Designing Charts: Citing Data Sources

Citing your sources is essential because it helps your audience understand where your data comes from, giving them confidence in your work’s validity and reliability.

Here are some guidelines for including citations in data visuals.

  • Directly on the chart: One common approach is to place the citation directly within the chart by mentioning the data source’s name or organization.  
  • In a footnote: If you have limited space within your chart, you may include the citation more compactly with a footnote. In this case, you would insert a small superscript number within the chart (close to the related data) and then use the corresponding number to provide a footnote with more details. 
  • In the caption: If you’re presenting your chart within an article or a report, one option is to include the citation in the figure caption. This keeps the citation connected to the chart but doesn’t take up any space within the chart itself. 
  • In a dedicated “Data Sources” section: If you have multiple charts within a single document or presentation, creating a dedicated section may be useful to list all the data sources in one place.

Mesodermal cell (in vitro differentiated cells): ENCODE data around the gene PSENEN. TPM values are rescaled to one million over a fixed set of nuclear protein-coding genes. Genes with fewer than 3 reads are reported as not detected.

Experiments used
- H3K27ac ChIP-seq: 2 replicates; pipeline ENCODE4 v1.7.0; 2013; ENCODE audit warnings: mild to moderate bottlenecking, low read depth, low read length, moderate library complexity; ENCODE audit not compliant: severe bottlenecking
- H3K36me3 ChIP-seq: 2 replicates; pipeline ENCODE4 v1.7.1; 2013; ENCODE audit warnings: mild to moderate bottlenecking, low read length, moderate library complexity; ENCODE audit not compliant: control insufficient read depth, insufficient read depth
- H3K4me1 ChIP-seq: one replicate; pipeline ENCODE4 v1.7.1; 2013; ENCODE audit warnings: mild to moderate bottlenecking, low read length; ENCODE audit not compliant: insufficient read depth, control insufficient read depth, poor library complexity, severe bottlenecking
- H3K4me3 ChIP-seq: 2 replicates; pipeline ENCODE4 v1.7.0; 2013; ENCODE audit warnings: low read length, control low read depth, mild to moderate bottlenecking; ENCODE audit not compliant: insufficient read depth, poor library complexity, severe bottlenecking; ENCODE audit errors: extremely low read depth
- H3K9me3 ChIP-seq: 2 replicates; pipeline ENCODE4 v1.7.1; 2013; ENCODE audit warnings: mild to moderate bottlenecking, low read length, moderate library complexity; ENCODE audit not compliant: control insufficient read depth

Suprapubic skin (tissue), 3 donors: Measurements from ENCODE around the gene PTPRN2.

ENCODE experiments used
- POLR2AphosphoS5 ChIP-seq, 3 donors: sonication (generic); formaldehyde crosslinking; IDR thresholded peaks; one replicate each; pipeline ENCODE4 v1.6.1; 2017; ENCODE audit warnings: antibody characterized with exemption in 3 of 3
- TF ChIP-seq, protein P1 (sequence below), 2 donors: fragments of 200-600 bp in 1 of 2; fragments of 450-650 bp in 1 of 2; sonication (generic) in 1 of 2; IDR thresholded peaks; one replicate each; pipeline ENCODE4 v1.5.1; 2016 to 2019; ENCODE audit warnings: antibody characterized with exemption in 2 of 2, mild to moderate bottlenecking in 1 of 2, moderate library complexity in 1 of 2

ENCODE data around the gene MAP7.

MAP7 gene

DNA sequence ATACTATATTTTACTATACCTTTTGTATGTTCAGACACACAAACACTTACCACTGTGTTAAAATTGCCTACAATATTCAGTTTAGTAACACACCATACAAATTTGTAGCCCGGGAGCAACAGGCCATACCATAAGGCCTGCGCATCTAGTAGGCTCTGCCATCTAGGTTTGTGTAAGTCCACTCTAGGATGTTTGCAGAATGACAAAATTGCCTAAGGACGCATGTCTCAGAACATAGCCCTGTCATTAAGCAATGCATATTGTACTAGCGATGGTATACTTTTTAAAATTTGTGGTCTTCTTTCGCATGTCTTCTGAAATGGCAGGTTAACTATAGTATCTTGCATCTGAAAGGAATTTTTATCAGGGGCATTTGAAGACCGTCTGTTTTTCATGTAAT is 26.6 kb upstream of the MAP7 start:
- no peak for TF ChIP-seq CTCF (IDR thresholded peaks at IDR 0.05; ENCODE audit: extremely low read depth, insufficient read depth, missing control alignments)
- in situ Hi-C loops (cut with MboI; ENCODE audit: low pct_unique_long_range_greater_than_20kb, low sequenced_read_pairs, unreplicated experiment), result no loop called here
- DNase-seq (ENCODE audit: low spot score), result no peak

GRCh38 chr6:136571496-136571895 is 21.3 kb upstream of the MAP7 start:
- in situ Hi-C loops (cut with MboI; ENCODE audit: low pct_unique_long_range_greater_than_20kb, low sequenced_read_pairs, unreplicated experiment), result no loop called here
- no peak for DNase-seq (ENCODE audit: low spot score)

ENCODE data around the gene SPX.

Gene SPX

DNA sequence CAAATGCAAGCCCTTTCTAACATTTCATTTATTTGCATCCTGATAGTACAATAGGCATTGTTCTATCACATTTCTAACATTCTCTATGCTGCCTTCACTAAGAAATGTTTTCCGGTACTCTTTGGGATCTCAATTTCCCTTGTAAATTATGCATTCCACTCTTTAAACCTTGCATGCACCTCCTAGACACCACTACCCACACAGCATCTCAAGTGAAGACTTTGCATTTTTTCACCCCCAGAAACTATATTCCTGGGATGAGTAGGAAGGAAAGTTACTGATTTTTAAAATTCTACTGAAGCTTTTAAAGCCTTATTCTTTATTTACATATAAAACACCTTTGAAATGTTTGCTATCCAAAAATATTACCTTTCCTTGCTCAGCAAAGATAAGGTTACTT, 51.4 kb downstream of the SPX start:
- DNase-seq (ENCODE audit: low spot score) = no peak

Here are some key elements to include in your citation:

  • Author/Creator: Include the name of the individual or organization responsible for producing the data. If the data source is an organization, you may include the organization’s name instead of an individual’s name.
  • Title: Provide the title or brief description of the data source. This could be the title of a report, dataset, survey, or publication.
  • Year of Publication: Include the year the data was published or made available. If the data is continuously updated, you can mention the latest year or provide a range of years.
  • Source/Website: Provide the name of the website or database where the data can be accessed. If the data is from a published source, include the name of the publication or journal.
  • URL: Include the data source’s direct URL (web address) if it is available online. This allows readers to easily access the data for further investigation.
  • Date Accessed: If the data is accessed from an online source, include the date when you retrieved the data. This is especially important if the data is subject to change or updates over time.

Here’s an example citation for a data source:

Last name, First initial. (year). Annual Report on Global Energy Consumption. Energy Statistics Organization. Retrieved from Accessed on May 15, 2023.

Remember to follow the citation style recommended by your institution or publication guidelines, such as American Psychological Association (APA) or Modern Language Association (MLA), for consistent and proper formatting.